While it’s in our nature to want to improve and achieve our goals, what often stops us from getting there, is a lack of understanding of how we operate as individuals. Luckily for us, thanks to the latest discoveries in neuroscience (the science that studies the brain), we can learn how to train our brain more effectively to live healthier, more productive, and inspired lives.
Part of that training resides in the creation of better habits which is nothing more than a systematic repetition of desired actions. The problem with picking up good habits is that we often experience a gap between our desired intentions and actual outcomes and this is mainly due to a lack of alignment in our brain. Our brain is divided into 3 main parts (the rational, emotional, and instinctive) and while they all serve their function, they often disagree with each other creating an internal tension that leads us to poor results.
The good news is we can learn how habits are formed and with the right mindset, knowledge, and patience, we can let go of bad ones and build good ones.
According to behavioral expert BJ Fogg, habits are formed around three elements: cue, routine, and reward, the so-called “habit loop”.
Cue – This refers to the initial trigger motivating our desired behavior, and it can either come from our external environment (ex. phone notification) or from our internal environment (ex the desire to plan our day).
Routine – This refers to the action required to perform our desired habit, whether that is deciding to read more or stop mindlessly scrolling on social media.
Reward – This is the most enjoyable part and is what motivates our brain to perform the behavior. As human beings, we are hardwired to seek pleasure and avoid pain and so when we align our desired behavior with a great reward, we are much more likely to pursue it. Rewards can be tangible (receiving money), or intangible (getting recognized by a friend) but what matters most, is to choose ones aligned to our wellbeing and personal growth. Rewarding yourself with 2 slices of cheesecake every time you succeed in going to the gym, is a clear step in the wrong direction.
The key to building healthier habits is in playing around with the routine and reward to find the combination that works best. There are several studies trying to demonstrate how long it takes to build a habit, and while there is no exact number, the one thing needed is a continuous repetition of effort.
“Habits are not a finish line to be crossed, they are a lifestyle to be lived.” – James Clear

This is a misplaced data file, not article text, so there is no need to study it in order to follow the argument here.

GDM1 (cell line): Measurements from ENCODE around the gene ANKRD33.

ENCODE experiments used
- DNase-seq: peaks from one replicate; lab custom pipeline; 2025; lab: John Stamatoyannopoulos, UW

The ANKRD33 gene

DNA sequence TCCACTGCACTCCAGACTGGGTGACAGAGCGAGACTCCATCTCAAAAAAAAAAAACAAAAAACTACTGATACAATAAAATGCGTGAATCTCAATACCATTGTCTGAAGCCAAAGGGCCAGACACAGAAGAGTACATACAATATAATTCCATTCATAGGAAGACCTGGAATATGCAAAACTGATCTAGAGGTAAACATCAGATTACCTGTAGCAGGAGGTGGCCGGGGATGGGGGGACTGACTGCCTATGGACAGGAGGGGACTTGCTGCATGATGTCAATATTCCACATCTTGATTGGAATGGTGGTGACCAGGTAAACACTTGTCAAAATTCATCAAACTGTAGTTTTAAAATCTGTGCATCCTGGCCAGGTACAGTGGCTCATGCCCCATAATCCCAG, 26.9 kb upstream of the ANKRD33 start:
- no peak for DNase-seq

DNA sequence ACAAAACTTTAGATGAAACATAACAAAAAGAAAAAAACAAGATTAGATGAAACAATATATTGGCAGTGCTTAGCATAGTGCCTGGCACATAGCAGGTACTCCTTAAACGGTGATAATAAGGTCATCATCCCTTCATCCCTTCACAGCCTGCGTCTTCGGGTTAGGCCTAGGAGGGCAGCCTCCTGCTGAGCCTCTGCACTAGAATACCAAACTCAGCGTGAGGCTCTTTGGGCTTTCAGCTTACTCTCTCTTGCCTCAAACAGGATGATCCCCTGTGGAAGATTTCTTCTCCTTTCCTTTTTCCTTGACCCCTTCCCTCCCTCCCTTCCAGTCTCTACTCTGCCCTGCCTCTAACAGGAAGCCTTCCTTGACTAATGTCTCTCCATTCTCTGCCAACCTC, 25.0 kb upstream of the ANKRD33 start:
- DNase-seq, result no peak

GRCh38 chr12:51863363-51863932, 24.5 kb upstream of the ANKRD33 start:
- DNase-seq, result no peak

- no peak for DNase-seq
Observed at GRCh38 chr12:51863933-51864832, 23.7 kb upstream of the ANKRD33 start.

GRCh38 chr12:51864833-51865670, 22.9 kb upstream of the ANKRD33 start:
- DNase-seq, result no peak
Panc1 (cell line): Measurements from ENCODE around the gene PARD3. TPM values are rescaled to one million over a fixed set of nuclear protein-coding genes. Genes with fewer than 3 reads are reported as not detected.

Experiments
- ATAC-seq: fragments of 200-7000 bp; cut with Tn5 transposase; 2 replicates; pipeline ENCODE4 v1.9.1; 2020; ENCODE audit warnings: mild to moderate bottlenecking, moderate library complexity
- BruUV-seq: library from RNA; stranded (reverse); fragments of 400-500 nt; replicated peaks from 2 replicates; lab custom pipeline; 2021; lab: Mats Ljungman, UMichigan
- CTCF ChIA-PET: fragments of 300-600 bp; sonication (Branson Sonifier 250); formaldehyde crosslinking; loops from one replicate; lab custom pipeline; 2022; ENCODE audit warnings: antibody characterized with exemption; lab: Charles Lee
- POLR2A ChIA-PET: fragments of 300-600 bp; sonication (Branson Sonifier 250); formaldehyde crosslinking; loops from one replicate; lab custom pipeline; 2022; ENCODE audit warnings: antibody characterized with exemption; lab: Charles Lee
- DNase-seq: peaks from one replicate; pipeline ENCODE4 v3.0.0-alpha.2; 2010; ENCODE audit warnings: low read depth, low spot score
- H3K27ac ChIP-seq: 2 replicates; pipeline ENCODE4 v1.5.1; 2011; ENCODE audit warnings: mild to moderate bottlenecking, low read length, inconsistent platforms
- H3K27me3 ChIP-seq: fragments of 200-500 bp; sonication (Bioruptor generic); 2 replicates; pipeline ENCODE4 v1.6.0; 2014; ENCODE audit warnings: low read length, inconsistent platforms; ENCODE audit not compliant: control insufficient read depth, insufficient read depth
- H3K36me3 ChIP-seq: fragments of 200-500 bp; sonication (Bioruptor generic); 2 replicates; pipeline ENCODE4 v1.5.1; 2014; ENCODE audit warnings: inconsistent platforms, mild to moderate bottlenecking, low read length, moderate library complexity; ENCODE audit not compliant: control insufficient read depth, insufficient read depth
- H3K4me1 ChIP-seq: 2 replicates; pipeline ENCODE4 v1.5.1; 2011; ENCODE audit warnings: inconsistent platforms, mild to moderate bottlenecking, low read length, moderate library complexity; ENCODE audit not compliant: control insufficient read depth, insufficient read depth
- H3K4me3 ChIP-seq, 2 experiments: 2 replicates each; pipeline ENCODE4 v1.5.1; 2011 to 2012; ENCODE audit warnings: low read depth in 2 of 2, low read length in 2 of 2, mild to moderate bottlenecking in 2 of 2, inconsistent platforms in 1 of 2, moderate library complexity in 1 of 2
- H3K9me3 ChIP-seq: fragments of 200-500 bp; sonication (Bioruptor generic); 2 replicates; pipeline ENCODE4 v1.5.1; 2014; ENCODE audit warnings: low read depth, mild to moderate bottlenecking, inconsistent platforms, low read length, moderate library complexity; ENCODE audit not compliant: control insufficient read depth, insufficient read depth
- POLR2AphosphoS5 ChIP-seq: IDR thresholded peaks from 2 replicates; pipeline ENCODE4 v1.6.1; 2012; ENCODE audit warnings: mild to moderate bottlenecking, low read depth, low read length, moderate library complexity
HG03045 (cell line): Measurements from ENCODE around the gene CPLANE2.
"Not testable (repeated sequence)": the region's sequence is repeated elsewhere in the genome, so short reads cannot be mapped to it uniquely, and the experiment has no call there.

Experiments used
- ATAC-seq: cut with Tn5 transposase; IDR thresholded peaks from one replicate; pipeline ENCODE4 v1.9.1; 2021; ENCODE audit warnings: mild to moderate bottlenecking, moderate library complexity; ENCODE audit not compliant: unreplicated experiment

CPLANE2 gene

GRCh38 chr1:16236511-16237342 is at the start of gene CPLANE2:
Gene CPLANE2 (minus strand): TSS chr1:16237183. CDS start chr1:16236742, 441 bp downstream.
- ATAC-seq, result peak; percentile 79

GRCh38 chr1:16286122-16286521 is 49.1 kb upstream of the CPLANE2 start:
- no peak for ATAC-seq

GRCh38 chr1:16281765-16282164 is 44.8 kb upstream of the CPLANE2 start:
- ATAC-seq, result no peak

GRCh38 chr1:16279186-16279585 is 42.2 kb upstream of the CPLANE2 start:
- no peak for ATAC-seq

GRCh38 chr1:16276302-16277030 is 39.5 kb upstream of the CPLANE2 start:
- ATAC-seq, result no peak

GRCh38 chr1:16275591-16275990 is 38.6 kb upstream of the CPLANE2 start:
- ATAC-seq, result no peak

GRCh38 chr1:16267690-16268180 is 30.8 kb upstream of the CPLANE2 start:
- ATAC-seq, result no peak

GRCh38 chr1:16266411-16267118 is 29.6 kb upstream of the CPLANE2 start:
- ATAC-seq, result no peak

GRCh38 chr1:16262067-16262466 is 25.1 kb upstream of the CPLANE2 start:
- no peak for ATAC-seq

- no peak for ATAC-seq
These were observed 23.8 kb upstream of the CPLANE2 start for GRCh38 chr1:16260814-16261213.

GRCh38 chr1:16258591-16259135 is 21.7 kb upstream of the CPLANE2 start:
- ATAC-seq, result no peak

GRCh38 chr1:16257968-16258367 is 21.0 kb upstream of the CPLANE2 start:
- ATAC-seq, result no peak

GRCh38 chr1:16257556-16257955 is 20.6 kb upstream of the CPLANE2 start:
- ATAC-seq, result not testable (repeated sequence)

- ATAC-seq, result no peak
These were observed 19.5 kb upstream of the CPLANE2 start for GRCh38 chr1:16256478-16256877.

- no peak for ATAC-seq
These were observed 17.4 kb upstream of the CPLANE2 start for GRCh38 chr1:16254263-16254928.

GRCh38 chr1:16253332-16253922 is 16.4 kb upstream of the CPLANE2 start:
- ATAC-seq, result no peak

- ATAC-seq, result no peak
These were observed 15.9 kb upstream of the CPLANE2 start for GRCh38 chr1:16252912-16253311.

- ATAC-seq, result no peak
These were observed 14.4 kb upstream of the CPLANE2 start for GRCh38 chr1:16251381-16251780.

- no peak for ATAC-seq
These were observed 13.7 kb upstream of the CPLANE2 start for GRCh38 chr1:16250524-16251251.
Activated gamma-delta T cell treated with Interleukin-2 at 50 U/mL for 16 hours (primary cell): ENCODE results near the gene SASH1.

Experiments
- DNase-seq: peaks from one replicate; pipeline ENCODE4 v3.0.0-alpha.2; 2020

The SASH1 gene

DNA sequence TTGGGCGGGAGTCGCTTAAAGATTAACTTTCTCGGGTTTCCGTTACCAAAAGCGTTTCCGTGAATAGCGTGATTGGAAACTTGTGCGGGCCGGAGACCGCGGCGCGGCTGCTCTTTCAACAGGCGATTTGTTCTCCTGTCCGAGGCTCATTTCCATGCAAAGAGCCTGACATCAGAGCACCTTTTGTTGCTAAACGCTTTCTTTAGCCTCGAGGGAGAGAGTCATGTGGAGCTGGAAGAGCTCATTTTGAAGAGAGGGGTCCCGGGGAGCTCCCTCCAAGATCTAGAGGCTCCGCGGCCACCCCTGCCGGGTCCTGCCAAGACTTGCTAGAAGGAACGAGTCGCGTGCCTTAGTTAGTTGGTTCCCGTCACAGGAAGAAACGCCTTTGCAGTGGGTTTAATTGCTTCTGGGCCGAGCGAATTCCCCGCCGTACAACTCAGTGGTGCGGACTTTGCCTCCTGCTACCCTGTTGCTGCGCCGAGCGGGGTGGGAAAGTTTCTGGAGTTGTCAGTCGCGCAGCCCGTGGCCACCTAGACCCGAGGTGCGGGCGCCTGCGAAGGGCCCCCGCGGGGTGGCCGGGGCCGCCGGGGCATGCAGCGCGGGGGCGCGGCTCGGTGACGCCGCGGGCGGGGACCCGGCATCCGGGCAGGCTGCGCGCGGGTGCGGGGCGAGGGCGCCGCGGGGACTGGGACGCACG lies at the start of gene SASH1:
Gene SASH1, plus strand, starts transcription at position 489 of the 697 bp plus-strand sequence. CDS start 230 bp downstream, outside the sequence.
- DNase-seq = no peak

Putting the habit loop into practice
Let’s say you want to read Addicted 2 Success 5 times a week. Now that you are clear on the outcome, it’s time to understand the nature of the reward. To make the most of this step, you must dig deep to explore the WHY of you wanting to read Addicted 2 Success. Other than a desire to be well informed, you could be driven by a fear of missing out or by the aspiration of starting a blog. While there is no right answer, the more reasons you can come up with, the more your brain will put a value on this activity and identify it as a motivating experience.
Willpower is undoubtedly important, but so is setting up your environment for success. If you are planning on reading from a browser, closing all other tabs or putting your phone away are simple techniques to resist any form of temptation and distraction.
Next, identify the cue. What could be the trigger driving you to consider this new habit? Maybe it’s whenever you are having a low moment, but if you want to “win easily”, try directly time-boxing it in your calendar. As you can imagine, the second approach which is more proactive, will significantly increase your chances of completion.
And if you want to take it to the next level, focus on practicing the so-called “if-then technique”.
In this case, you could say “if it’s 7 pm on a Monday, Tuesday, Wednesday, Thursday, and Friday then I will read Addicted 2 Success”. By taking this approach, not only are you avoiding tapping into your precious willpower but also creating a stronger connection between the situation(if) and the action I want to take (then).
Want to know how this simple trick can increase your chances of success? In one study, 91% of people who used an if-then plan stuck to an exercise program versus 39% of non-planners!
“Practice isn’t the thing that you do once you’re good. It’s the thing you do that makes you good.” – Malcolm Gladwell
Now it’s time to play around with the reward. My suggestion is to focus on intrinsic rewards such as tracking the number of articles or time you spent reading as when we rely solely on extrinsic rewards that bring us immediate gratification (ex. validation, unhealthy food),we might succeed in forming the habit but not in growing as people.
As with all great things in life, growth only happens at the end of our comfort zone, but with the right knowledge, you can accelerate that process.